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Peabody Museum of Archaeology & Ethnology
Peabody Museum of Archaeology & Ethnology

5 Reasons to Visit the Peabody Museum of Archaeology & Ethnology

On Saturday, October 8th the Peabody Museum of Archaeology & Ethnology will celebrate their 150th Anniversary.  To celebrate they’re throwing a huge party and you’re invited to join in the festivities.  Besides the birthday cake, free admission, and rarely seen treasures, we’ve gathered together our top “Five Reasons” to visit this true Cambridge gem.

1. One of the First Anthropology Museums in the World

George Peabody founded the museum in 1866, making this one of the oldest anthropology museums in the world. Showcasing Native American totem poles, Maya sculptures, and ancient world artifacts, the Peabody Museum of Archaeology & Ethnology undoubtedly has the best collection of human cultural history found across the globe.

Recognized as one of the most prominent world figures of the 19th century and the first modern philanthropist, George Peabody boasts numerous accomplishments. In fact, Peabody endowed 22 educational institutions including the Peabody Museum of Archaeology & Ethnology before passing away in 1869.

2. One of the Most Important Collections of Archaeological & Ethnographic Objects in the World

Beginning in the late nineteenth century, the Peabody Museum of Archaeology & Ethnology has shaped the history of American anthropology by bonding museums and native peoples. As collections of archaeology, ethnography, osteology, paintings, drawings and prints have made their way into the Peabody Museum, this fascinating museum now houses over 1.2 million individual objects. Addressing concerns to diverse audiences and expanding through gifts, fieldwork and purchase, the Peabody Museum of Archaeology & Ethnology has over 500,000 photographic images and substantial archival records.

3. The Museum Boasts Impressive Artifacts from Mesoamerica, Native American People & More

Not only does the Peabody Museum of Archaeology & Ethnology house well over 5,000 ancient Peruvian textiles but the Peabody Museum has the most comprehensive documentation of the Maya civilization as well as extensive collections of Mesoamerican artifacts and sculpture outside of Mexico.

Reflected in the various collections, the Peabody Museum of Archaeology & Ethnology is widely known for having one of the largest photographic archives in the world which document the cultures of indigenous peoples all across the globe.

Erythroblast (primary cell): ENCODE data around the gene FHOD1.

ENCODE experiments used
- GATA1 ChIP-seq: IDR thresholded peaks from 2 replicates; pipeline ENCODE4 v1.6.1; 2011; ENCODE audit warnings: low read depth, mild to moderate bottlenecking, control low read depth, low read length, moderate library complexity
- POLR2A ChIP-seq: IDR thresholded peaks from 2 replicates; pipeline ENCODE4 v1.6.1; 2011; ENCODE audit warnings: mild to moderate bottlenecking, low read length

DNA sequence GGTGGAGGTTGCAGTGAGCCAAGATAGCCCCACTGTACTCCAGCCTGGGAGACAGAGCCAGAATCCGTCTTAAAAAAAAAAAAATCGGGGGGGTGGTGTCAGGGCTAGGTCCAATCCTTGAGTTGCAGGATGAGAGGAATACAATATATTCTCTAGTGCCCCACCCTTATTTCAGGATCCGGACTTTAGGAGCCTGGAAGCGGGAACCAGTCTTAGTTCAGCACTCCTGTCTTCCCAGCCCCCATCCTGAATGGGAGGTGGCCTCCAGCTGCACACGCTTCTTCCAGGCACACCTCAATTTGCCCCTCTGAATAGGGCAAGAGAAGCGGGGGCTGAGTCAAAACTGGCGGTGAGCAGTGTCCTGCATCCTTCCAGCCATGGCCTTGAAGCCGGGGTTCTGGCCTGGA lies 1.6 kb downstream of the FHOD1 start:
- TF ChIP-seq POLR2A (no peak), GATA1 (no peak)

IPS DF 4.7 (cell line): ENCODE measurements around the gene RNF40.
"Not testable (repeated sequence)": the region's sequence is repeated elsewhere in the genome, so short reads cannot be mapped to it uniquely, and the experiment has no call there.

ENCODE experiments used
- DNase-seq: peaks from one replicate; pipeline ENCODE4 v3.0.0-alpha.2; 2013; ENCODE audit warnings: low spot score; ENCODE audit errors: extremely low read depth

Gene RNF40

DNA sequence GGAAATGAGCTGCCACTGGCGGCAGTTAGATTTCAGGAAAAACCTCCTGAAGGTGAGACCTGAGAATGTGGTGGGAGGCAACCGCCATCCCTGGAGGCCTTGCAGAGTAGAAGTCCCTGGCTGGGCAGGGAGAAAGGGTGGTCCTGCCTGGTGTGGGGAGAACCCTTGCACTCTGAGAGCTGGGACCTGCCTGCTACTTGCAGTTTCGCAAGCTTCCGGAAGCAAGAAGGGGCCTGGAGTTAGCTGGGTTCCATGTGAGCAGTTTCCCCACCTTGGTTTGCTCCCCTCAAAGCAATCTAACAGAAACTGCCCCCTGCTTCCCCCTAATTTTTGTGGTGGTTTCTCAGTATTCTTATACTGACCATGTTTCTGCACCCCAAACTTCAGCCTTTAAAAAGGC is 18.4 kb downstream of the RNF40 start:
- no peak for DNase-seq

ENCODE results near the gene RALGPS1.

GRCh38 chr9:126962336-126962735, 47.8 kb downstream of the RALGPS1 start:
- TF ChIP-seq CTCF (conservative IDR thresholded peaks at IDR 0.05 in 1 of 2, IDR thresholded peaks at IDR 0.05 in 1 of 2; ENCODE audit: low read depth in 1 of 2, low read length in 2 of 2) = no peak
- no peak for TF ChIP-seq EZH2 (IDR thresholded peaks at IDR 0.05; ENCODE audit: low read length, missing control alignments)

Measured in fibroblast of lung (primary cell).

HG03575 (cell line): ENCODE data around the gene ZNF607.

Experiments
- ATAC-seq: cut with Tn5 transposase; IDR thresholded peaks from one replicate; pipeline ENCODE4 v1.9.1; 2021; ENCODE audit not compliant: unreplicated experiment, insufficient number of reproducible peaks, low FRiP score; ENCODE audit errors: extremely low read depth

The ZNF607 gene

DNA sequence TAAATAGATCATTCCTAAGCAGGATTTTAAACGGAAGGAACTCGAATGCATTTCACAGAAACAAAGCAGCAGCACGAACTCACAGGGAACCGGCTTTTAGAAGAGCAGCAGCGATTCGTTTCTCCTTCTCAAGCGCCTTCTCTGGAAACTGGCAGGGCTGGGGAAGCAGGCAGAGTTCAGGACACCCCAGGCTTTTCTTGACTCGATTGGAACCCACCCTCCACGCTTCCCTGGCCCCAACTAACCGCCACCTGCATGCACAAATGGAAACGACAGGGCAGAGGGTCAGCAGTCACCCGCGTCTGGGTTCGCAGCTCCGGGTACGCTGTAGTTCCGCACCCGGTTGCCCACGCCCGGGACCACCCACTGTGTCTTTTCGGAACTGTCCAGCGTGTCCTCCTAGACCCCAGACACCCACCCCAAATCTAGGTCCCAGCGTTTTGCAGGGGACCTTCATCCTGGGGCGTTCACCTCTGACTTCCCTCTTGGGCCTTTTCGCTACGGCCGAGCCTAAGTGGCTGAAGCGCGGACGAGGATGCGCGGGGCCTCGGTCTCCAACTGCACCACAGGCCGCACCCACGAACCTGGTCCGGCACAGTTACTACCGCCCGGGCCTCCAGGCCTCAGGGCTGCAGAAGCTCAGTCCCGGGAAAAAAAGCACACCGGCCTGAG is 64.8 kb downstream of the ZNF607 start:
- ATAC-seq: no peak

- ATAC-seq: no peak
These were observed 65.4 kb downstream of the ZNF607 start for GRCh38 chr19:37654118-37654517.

4. A “Real” Mermaid Will be on Display at the Museum

If you’ve always dreamed of spotting a mermaid (or merman) in real life, now’s your chance. Well, sort of. Celebrate the Peabody Museum’s 150th anniversary by stopping in to view “FeeJee Mermaid” – a half monkey, half fish curiosity. Even though the FeeJee Mermaid turned out to be a fraud, that doesn’t make this creature any less fascinating.

On Saturday, October 8th, museum curator Diana Loren will be introducing the mermaid to visitors for free where you can view this man-made creation without a glass case. Loren will be discussing the mermaid’s history for 40 minutes, providing an in-depth explanation of the construction and conservation of the creature, which dates back to the 1800s.

5. Admission to Harvard Museum of Natural History is Included, Including its Famous Glass Flowers

When you visit the Peabody Museum of Archaeology & Ethnology during its daily 9-5 hours, this also grants you access to the Harvard Museum of Natural History. After restoration and exhaustive remodeling, the Glass Flowers: The Ware Collection of Blaschka Glass Models of Plants exhibit is back! Here you can explore over 830 plant species created by father and son Leopold and Rudolf Blaschka. If that doesn’t sound enticing, check out our article explaining exactly why you should see the Glass Flowers exhibit.

While, you’re exploring the Peabody Museum and after you’ve seen the “mermaid,” we suggest checking out their current exhibits. The Peabody Museum is the perfect place to learn and revisit year after year.


 


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